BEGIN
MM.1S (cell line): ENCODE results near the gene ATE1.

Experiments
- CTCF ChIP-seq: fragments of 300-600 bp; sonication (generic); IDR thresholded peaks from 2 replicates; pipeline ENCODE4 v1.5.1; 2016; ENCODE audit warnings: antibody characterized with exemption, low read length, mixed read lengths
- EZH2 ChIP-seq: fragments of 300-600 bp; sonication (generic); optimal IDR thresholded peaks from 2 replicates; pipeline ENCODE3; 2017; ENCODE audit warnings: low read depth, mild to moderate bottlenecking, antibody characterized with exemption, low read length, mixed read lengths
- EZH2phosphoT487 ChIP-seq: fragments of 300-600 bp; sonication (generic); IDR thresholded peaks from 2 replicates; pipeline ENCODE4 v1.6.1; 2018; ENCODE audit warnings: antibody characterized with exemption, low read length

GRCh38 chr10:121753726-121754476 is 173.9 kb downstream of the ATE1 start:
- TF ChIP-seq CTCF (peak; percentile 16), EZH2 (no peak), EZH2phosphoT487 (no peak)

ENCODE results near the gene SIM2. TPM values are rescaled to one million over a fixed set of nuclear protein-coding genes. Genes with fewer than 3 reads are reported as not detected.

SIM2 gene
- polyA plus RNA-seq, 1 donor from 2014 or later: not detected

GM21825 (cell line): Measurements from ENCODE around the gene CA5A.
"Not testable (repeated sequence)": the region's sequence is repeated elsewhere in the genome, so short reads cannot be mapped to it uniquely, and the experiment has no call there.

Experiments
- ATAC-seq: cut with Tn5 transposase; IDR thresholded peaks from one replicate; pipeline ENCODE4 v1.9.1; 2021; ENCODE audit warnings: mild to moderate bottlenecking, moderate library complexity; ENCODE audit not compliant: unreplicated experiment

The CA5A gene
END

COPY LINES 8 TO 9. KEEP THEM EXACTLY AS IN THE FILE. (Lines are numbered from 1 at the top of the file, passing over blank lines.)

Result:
ENCODE results near the gene SIM2. TPM values are rescaled to one million over a fixed set of nuclear protein-coding genes. Genes with fewer than 3 reads are reported as not detected.

SIM2 gene